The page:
James Guthrie and Jay Lee, professors of human resource management at the school, sought to see how companies perform following the exit of top executives, using data from 367 firms representing 134 industries. According to a UK statement, the researchers’ analyses “examined the relationship between top management team turnover and firm performance, taking into account a number of industry and firm characteristics, including a company’s own performance history.”
Guthrie and Lee found that, “as rates of top management turnover increase, firm performance tends to suffer.”
This may seem intuitive enough, but the researchers maintain that companies can sometimes be too “trigger-happy” in removing corporate leaders, and actually overestimate the positive effects of turnover at the top.
“There is this idea out there that top management teams get too complacent, too committed to the status quo, and therefore shaking things up will improve performance,” according to Guthrie. “And there is a certain extent to which that is true.”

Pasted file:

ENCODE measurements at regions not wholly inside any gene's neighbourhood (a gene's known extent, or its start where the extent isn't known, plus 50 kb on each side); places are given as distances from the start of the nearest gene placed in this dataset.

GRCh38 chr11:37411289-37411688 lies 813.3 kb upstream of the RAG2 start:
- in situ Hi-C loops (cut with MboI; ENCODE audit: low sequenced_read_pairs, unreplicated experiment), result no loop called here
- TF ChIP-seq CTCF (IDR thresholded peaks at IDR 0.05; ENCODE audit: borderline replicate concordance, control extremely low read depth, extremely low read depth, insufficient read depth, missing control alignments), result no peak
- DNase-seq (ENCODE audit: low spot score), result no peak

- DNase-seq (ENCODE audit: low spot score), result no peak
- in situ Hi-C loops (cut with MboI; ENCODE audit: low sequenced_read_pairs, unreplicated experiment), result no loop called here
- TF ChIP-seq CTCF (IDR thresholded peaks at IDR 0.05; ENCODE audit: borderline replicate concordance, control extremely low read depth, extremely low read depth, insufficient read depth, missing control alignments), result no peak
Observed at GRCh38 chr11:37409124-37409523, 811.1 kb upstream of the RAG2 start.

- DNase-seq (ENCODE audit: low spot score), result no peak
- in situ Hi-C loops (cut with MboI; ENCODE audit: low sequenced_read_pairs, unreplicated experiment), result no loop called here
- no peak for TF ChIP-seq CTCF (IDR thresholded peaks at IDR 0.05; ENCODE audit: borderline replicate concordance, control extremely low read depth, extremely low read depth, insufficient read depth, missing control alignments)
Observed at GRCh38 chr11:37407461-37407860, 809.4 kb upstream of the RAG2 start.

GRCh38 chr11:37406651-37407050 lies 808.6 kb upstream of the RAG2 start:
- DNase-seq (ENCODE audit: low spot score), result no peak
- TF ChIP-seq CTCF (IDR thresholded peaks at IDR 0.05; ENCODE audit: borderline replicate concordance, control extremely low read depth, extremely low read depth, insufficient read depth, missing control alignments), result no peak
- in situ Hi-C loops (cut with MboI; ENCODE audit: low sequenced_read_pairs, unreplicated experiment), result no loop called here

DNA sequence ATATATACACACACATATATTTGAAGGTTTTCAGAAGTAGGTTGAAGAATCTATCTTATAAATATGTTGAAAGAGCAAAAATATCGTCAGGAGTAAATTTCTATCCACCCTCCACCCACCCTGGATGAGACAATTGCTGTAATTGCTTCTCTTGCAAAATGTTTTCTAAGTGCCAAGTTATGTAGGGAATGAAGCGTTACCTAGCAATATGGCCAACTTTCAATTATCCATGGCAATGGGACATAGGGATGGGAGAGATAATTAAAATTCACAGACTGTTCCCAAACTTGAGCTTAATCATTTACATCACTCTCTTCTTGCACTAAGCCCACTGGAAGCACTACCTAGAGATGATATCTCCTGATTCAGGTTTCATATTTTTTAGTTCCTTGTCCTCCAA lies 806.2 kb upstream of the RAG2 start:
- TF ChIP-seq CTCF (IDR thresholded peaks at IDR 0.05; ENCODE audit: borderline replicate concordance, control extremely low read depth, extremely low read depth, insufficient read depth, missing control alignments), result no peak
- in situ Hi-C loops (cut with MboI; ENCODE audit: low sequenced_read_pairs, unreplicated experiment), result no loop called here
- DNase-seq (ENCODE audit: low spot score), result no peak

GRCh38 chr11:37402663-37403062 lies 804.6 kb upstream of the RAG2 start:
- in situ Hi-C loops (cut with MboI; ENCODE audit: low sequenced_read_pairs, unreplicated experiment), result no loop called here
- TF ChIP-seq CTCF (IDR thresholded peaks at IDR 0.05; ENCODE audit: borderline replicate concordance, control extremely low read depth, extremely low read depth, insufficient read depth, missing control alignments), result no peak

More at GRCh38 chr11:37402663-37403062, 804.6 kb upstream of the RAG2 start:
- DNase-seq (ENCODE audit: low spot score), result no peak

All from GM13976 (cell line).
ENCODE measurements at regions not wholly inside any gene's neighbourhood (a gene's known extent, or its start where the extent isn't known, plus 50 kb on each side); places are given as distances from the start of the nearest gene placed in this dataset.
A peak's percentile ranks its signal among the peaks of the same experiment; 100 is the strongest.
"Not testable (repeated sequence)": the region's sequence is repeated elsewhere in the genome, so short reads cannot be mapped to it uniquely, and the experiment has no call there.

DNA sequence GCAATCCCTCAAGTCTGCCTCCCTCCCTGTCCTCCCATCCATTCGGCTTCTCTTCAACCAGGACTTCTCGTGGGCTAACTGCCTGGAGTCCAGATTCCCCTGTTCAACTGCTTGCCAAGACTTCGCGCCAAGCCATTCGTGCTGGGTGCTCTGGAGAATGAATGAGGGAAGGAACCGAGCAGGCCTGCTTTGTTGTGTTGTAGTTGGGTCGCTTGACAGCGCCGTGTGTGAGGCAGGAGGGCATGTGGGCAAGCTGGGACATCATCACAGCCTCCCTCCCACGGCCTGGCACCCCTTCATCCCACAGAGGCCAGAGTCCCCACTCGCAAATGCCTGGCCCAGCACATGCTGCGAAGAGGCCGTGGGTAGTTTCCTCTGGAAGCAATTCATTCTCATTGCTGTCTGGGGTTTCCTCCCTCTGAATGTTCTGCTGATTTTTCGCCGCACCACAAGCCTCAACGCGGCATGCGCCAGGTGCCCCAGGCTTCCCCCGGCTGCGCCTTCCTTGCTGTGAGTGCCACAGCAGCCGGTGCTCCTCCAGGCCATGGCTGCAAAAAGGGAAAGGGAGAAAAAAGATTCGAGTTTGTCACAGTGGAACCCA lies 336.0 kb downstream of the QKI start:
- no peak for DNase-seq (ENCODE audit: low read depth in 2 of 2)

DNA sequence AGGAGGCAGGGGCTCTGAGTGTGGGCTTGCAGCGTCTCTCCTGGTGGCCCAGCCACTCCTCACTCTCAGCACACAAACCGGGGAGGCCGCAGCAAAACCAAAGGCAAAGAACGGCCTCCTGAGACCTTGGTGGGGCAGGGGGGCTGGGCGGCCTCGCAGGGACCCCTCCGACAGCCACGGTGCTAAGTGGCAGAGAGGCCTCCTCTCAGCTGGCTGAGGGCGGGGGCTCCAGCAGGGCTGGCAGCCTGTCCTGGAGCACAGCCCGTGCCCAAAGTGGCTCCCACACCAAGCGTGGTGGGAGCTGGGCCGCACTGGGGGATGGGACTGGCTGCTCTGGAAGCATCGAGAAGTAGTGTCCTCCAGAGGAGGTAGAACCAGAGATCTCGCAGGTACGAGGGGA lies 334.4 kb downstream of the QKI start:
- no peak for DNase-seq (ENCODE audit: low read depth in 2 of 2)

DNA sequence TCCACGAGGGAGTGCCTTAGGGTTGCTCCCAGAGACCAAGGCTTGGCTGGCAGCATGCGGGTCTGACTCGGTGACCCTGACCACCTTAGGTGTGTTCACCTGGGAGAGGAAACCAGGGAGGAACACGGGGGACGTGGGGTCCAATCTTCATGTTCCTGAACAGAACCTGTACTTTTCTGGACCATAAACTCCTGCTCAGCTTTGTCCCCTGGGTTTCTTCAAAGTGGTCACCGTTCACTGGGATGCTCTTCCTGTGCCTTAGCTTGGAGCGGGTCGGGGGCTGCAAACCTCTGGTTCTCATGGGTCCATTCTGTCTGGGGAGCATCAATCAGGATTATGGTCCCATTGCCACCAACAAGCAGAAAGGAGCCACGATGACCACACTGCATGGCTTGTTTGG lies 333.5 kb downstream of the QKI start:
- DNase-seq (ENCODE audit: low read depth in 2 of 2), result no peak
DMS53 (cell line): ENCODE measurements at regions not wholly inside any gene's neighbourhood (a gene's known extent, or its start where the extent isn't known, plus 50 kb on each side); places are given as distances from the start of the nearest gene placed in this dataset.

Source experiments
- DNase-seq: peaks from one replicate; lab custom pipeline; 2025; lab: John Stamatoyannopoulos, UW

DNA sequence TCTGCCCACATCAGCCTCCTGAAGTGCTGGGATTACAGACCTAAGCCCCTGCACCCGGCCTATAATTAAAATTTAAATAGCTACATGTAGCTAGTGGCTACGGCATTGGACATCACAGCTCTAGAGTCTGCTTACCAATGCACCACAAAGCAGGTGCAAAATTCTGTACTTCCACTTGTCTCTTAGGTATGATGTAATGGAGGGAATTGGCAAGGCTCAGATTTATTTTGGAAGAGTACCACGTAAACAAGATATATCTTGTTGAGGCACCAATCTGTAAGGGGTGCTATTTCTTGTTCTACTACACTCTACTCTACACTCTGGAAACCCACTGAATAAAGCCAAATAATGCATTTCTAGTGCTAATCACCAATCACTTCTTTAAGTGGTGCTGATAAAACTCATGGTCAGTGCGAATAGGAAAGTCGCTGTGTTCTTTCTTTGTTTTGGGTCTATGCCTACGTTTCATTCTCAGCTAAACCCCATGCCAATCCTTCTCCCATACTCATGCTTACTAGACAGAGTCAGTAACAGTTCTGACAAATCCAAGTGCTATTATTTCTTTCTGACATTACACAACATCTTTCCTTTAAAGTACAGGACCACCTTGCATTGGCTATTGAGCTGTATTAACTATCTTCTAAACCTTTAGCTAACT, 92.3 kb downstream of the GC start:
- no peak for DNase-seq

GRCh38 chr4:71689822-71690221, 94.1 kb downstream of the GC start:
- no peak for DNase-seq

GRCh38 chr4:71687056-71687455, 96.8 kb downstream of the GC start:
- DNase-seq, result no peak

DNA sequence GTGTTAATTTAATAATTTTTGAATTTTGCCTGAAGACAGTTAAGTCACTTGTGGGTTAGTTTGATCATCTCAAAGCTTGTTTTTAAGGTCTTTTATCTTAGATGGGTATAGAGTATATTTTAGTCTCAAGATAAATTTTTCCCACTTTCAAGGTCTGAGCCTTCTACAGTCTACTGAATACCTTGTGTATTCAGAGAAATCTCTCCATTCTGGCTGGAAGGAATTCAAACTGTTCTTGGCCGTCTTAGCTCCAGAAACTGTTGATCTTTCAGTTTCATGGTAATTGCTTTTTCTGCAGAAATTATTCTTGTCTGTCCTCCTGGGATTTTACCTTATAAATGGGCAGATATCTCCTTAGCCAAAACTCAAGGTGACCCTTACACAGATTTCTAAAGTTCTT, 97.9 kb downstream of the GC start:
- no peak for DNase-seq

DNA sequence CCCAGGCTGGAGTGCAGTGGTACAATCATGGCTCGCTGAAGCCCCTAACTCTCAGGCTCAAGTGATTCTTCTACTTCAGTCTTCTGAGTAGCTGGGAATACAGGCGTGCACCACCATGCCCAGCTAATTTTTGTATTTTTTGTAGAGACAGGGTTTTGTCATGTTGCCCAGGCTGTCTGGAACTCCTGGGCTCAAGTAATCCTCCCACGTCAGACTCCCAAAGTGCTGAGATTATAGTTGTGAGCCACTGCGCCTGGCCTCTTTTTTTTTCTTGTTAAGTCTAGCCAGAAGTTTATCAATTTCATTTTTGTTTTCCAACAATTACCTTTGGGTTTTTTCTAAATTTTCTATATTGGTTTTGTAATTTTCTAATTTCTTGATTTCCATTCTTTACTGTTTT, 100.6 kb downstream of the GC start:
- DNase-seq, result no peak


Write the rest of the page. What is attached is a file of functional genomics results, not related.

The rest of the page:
But what firms don’t always count on losing in the process, he adds, is the departing executive’s tacit knowledge—social connections, industry relationships or organizational knowledge, for example.
The implication, says Guthrie, “is that turnover not only erodes performance by depleting organizational skill banks but, perhaps more dramatically, by altering the social structure and fabric of an organization.”
While acknowledging that change at the top is necessary when an executive isn’t performing well enough, “I think a lot of firms take this too far,” he continues, noting that companies can tend to overlook executives’ firm-specific experience and fall into a mindset that change is always a good thing.
Ultimately, Guthrie and Lee concluded that the effects of turnover at the highest levels of management are comparable to those found in studies of turnover at the lower levels of the organization—increased turnover equates to decreased productivity and insecurity in other parts of the firm.
“It’s basically a cautionary tale,” says Guthrie. “Don’t necessarily think that if you’re in a volatile industry, changing people at the top will improve things.”Twitter It!